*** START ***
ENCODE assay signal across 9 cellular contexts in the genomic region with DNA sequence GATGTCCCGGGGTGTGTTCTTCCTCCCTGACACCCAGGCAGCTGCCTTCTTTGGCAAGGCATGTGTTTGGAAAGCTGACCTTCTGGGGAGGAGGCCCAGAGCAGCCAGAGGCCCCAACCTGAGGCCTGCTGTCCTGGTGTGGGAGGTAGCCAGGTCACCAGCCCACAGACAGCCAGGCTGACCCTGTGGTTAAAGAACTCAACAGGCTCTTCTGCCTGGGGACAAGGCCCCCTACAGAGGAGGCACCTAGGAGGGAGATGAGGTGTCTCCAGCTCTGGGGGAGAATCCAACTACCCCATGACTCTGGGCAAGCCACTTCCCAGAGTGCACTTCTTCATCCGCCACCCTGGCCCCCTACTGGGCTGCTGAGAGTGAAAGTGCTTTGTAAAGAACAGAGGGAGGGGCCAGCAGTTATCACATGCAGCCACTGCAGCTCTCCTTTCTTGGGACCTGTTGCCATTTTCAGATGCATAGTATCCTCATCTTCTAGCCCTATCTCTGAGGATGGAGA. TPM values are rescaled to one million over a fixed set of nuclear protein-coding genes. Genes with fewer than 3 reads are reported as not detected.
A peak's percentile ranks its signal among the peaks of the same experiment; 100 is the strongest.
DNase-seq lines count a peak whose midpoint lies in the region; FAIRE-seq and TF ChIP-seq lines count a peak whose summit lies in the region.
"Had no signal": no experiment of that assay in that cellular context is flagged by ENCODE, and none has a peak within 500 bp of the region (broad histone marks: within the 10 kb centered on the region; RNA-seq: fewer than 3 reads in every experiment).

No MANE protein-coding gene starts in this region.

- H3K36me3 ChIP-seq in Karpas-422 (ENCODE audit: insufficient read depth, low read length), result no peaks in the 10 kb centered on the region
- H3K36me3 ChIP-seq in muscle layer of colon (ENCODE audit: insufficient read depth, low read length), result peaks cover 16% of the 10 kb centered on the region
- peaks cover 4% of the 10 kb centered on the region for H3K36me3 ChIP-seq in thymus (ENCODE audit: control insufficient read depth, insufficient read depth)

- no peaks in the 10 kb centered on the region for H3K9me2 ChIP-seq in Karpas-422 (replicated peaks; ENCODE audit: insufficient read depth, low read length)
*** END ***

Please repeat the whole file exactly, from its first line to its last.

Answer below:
ENCODE assay signal across 9 cellular contexts in the genomic region with DNA sequence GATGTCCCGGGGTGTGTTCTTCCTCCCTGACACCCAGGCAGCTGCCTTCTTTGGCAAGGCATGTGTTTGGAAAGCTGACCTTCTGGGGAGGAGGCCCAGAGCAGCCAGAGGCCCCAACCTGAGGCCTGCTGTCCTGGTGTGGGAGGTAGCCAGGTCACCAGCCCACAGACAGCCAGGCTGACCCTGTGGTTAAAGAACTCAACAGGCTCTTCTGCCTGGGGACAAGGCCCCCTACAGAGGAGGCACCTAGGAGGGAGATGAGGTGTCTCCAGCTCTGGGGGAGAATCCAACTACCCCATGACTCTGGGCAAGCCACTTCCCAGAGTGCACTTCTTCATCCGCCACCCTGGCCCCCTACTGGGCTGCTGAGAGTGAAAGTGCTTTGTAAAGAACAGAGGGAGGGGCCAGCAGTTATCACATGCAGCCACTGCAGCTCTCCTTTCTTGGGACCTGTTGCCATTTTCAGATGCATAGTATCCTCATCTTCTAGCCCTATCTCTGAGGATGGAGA. TPM values are rescaled to one million over a fixed set of nuclear protein-coding genes. Genes with fewer than 3 reads are reported as not detected.
A peak's percentile ranks its signal among the peaks of the same experiment; 100 is the strongest.
DNase-seq lines count a peak whose midpoint lies in the region; FAIRE-seq and TF ChIP-seq lines count a peak whose summit lies in the region.
"Had no signal": no experiment of that assay in that cellular context is flagged by ENCODE, and none has a peak within 500 bp of the region (broad histone marks: within the 10 kb centered on the region; RNA-seq: fewer than 3 reads in every experiment).

No MANE protein-coding gene starts in this region.

- H3K36me3 ChIP-seq in Karpas-422 (ENCODE audit: insufficient read depth, low read length), result no peaks in the 10 kb centered on the region
- H3K36me3 ChIP-seq in muscle layer of colon (ENCODE audit: insufficient read depth, low read length), result peaks cover 16% of the 10 kb centered on the region
- peaks cover 4% of the 10 kb centered on the region for H3K36me3 ChIP-seq in thymus (ENCODE audit: control insufficient read depth, insufficient read depth)

- no peaks in the 10 kb centered on the region for H3K9me2 ChIP-seq in Karpas-422 (replicated peaks; ENCODE audit: insufficient read depth, low read length)